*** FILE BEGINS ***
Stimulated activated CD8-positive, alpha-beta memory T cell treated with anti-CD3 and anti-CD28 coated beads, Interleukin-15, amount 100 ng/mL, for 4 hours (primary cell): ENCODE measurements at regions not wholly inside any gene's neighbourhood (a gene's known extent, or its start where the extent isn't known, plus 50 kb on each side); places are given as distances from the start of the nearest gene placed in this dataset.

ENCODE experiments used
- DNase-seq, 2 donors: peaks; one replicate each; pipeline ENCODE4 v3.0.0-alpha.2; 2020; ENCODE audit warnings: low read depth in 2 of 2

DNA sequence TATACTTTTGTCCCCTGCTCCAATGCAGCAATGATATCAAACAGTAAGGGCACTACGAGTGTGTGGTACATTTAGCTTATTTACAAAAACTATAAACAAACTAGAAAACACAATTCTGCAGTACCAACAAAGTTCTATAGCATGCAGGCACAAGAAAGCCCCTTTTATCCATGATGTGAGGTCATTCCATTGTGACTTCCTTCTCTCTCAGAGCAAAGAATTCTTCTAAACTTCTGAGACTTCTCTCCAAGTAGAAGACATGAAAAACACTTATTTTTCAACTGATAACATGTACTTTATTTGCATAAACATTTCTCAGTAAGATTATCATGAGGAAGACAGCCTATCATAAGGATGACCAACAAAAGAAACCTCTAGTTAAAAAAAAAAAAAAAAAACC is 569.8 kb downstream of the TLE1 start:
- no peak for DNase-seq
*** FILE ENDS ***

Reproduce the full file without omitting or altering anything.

Stimulated activated CD8-positive, alpha-beta memory T cell treated with anti-CD3 and anti-CD28 coated beads, Interleukin-15, amount 100 ng/mL, for 4 hours (primary cell): ENCODE measurements at regions not wholly inside any gene's neighbourhood (a gene's known extent, or its start where the extent isn't known, plus 50 kb on each side); places are given as distances from the start of the nearest gene placed in this dataset.

ENCODE experiments used
- DNase-seq, 2 donors: peaks; one replicate each; pipeline ENCODE4 v3.0.0-alpha.2; 2020; ENCODE audit warnings: low read depth in 2 of 2

DNA sequence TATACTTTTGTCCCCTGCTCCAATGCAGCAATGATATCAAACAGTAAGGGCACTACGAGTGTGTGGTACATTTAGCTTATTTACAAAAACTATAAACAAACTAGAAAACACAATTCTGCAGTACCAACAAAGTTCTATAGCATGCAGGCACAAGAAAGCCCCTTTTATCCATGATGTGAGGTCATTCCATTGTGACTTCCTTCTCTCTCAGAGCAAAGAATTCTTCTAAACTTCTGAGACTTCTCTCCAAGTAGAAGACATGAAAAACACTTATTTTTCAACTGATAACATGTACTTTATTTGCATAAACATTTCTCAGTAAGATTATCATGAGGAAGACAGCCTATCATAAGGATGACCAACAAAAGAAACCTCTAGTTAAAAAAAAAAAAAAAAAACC is 569.8 kb downstream of the TLE1 start:
- no peak for DNase-seq